by Brian Hioe
Photo credit: Presidential Office
PERHAPS ONE of the most surprising outcomes of the UN Permanent Court of Arbitration in the Hague ruling in favor of the Philippines between territorial disputes between China and the Philippines in the South China Seas would be Taiwan’s sudden intervention into the matter through deploying a warship to Itu Aba. Itu Aba, also known as Taiping Island, is currently administered by Taiwan and has fortifications, military barracks, a hospital, radar and satellite facilities, and a temple on the island. However, the island is also claimed by China, the Philippines, and Vietnam.
It is not, in fact, surprising that Tsai Ing-Wen would continue to reiterate the ROC’s claims over South China Seas islands. When pressed on the matter by the KMT in the past, Tsai has reiterated that she will continue to defend the territorial claims of the ROC in her position as president of the ROC. Yet what is surprising is that Tsai’s response to the UN Permanent Court of Arbitration ruling would be aggressive enough to deploy a warship to Itu Aba.
Tsai consulting with navy officers. Photo credit: Presidential Office
Namely, although this is what may be called for by the KMT, for whom defending the ROC’s territorial integrity is a sacred matter within deep Blue KMT ideology, the move risks potentially alienating potential allies of Taiwan against China with whom Taiwan has territorial disputes South China Seas. If this has been an issue in the past over disputed fishing waters with Japan, a potential major ally against China, this is also the case with the other claimants of Itu Aba. In particular, Tsai’s New Southwards Policy seems aimed at building political and economic ties with Southeast Asian countries in order to wean Taiwan off of economic dependence with China, and with the possibility of strengthen political ties able to resist Chinese influence in the region.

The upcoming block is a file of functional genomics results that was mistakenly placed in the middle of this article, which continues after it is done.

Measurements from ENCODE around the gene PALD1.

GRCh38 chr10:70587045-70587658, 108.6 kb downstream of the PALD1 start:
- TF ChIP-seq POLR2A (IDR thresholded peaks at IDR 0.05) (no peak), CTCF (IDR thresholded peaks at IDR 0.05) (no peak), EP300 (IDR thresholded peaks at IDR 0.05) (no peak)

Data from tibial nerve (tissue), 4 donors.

But Tsai certainly would seem to be doing no favor for herself on that matter by deploying a warship to Itu Aba. In fact, ironically, for those who may not grasp the present dynamics between Taiwan and China, such actions have strengthened the perception that Taiwan is here following China’s lead. For those with less knowledge of the relation between Taiwan and China, it would appear that Taiwan may be allying with China regarding disputed South China Seas island territories, suggesting continued rapprochement between Taiwan and China in foreign policy as occurred under the Ma administration—or even that Taiwan is in some way subordinate to China. This would not suggest at all that Taiwan is interested in allying with Southeast Asian countries to ward off the political and military threat of China.
Image released on Facebook by chairwoman Hung Hsiu-Chu of the KMT. Photo credit: Hung Hsiu-Chu
A possible motivation for interceding here would be that Tsai is trying to secure a seat in the course of future South China Seas negotiations by forcibly reminding the world of Taiwan’s stake in the matter, seeing Taiwan also has an interest in and claim to South China Seas islands but is often ignored during such proceedings. Taiwan was neglected during the proceedings of the UN Permanent Court of Arbitration’s recent ruling, for example.